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Was Found in Binding of Elizabethan Dramatic Work--Scale Is of Four Lines--Notes Tailless Dots


A treasure which the Widener Library has unwittingly possessed for many years was brought to light yesterday through the acumen of M. L. Stout '25.

Stout is taking a course in research work under Mr. G. P. Winship '93, Librarian of the Widener Collection, and in perusing an original edition of Elizabethan plays recently, he noticed that the binding was cardboard on the inside and vellum on the outside. Examining the vellum, he saw that it was an old musical score with French-Latin words written in. He took it to Mr. Winshop, who allowed him to remove the binding after paying for another.

1550 Latest Possible Date

Suspecting that his discovery was of considerable value, he took it to Dr. A. T. Davison '06 for appraisal. Dr. Davison identified it as part of an antyshon in the Easter mass of the Catholic church, dating from 1550 at the latest. No definite value has been set upon the manuscript, but Dr. Davison admitted that its worth was considerable. Stout plans to return the manuscript to the library at once. It is not yet known what disposition will be made of it.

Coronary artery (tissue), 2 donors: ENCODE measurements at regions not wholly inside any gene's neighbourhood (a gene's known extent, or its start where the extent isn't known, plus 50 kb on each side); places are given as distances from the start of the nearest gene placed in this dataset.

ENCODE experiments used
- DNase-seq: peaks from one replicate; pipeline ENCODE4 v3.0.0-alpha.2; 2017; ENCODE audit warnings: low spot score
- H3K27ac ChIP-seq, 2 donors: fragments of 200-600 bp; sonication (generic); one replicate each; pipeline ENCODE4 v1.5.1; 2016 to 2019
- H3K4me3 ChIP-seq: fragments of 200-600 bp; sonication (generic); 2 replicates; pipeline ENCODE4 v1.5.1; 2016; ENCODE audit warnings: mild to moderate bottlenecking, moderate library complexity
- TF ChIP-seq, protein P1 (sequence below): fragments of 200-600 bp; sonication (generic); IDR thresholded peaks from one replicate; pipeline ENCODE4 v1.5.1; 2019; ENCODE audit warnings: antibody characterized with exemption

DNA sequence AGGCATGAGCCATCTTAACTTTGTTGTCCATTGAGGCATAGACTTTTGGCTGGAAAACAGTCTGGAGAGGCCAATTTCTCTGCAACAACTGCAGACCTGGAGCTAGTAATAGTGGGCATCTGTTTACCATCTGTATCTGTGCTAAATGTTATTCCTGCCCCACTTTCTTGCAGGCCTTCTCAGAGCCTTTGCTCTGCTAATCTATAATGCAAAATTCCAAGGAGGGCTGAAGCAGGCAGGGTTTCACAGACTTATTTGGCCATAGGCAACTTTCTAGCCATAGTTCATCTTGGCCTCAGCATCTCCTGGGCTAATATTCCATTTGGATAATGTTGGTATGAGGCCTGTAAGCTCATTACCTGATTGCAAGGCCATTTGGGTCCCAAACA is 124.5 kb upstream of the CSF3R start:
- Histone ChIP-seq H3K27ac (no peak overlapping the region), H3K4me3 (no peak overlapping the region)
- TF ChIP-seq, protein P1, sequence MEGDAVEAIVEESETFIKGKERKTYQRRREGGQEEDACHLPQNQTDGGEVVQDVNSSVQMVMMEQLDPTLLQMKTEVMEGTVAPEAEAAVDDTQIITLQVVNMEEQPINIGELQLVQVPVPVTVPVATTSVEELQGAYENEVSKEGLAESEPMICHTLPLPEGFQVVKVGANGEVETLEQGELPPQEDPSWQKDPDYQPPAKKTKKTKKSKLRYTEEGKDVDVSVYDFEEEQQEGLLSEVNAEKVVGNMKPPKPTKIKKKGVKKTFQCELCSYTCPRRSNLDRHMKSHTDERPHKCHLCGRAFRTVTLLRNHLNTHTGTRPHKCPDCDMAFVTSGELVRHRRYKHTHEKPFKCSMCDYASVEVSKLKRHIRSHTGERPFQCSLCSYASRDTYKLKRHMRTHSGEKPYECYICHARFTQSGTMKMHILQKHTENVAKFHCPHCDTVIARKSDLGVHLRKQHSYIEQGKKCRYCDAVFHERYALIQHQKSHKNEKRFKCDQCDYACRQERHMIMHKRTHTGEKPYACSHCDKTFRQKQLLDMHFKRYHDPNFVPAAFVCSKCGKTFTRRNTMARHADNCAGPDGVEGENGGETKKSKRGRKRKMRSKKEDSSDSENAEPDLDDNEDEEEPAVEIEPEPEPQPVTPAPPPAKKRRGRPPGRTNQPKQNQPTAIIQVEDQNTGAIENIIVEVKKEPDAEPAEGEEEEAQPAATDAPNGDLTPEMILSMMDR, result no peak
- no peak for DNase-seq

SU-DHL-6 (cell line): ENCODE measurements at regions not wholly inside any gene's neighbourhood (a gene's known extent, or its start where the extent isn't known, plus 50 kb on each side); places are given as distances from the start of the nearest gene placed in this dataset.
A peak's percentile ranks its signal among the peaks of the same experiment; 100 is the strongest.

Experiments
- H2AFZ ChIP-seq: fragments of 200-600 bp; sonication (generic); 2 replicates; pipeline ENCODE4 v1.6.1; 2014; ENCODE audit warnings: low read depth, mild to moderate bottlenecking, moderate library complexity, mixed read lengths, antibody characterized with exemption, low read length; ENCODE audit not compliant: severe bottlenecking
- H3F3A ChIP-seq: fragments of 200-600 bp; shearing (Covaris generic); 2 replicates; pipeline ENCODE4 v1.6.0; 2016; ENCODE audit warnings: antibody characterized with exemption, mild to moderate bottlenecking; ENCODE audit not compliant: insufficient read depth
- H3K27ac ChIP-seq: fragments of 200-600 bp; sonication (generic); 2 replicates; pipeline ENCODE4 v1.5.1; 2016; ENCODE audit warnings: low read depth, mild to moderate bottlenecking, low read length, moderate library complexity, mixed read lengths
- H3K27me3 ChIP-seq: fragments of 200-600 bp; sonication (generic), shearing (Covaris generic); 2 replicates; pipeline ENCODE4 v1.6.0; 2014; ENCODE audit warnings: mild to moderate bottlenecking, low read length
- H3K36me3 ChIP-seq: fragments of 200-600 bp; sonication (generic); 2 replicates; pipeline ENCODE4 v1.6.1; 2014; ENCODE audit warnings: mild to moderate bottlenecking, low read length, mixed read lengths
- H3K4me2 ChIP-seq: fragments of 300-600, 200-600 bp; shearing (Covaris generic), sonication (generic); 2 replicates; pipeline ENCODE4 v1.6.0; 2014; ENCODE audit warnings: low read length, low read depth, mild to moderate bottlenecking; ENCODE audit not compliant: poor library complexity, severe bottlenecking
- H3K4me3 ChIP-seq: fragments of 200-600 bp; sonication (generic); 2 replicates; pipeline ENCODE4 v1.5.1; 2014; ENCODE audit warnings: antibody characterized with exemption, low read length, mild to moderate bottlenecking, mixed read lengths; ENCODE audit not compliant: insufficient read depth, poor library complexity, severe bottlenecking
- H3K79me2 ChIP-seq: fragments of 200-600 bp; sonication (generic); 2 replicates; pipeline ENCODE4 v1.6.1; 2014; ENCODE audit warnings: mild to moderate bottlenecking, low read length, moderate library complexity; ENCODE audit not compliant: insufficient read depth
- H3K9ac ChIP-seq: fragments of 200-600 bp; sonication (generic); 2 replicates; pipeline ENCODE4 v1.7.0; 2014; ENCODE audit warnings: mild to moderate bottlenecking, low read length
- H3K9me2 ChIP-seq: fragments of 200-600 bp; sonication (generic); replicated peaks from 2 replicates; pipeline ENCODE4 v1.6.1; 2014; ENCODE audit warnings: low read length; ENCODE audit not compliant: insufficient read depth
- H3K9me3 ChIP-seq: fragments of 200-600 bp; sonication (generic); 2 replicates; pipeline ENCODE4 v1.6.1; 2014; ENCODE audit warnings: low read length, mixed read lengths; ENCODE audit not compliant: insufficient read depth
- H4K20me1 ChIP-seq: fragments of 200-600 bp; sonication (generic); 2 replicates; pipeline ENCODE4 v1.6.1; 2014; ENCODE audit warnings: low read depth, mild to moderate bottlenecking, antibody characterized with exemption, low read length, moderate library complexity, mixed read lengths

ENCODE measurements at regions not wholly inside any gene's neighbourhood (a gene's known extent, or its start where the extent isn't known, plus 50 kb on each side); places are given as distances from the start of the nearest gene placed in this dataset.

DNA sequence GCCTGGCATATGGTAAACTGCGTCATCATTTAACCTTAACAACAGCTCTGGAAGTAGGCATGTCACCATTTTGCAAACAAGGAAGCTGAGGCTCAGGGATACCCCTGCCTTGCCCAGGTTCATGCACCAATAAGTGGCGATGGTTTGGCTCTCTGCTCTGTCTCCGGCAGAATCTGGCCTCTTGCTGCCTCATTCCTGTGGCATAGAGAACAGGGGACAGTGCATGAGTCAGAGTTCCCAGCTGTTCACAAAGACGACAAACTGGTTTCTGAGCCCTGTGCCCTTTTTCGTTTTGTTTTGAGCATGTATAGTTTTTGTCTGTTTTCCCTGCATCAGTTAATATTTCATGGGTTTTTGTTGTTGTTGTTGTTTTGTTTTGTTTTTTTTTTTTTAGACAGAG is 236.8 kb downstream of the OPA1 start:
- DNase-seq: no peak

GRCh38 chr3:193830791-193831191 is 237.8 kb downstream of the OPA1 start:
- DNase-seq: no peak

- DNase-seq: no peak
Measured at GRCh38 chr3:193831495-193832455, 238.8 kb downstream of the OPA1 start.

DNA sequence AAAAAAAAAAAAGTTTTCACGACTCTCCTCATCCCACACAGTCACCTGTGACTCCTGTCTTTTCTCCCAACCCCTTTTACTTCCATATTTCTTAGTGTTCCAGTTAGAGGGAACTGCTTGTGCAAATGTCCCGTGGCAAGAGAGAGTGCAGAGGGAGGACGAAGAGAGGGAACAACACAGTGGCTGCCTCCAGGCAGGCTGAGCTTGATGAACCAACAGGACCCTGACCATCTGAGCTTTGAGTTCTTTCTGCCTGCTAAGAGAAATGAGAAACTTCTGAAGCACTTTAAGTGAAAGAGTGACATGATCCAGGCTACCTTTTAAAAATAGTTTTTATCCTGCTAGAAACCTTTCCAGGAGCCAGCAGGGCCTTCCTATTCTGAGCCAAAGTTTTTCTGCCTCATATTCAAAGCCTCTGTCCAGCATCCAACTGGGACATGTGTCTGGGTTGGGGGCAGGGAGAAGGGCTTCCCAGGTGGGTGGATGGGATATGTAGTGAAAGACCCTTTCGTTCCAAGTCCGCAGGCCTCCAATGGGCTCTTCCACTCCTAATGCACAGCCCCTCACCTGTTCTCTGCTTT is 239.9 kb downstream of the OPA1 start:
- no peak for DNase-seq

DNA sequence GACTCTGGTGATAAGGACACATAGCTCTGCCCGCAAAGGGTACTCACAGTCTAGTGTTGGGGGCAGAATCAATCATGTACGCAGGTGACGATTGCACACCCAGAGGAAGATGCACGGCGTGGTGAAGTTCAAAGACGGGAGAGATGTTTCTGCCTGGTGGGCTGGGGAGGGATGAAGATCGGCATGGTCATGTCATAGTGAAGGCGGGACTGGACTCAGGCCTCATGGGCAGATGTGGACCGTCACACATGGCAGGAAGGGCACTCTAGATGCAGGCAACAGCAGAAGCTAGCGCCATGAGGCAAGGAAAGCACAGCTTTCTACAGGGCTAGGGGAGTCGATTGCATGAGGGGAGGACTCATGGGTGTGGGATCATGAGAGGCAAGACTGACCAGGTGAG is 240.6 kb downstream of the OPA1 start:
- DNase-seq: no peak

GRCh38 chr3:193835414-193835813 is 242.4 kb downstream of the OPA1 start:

The size of the vellum is that of a good-sized book. The music is written in the form of plainsong on a staff of four instead of five lines, and the tones are designated by numae, or small homogeneous dots, in place of the figures with tails used in present notation. There is no division into bars and no attempt at time. It was the custom of the monks to chant to the limit of their powers and then pause to rest themselves and their hearers.

The music is of a very crude type, somewhat similar to the plainsong used in rituals today in a very high Catholic church. It is sung in unison and is to a degree monotonous.

The Library is, however, more concerned with the historical value of the manuscript than with its musical merits. As an example of musical notation before the use of the printing press for the purpose and as a specimen of medieval plainsong it will hold an important place in the Widener collections.

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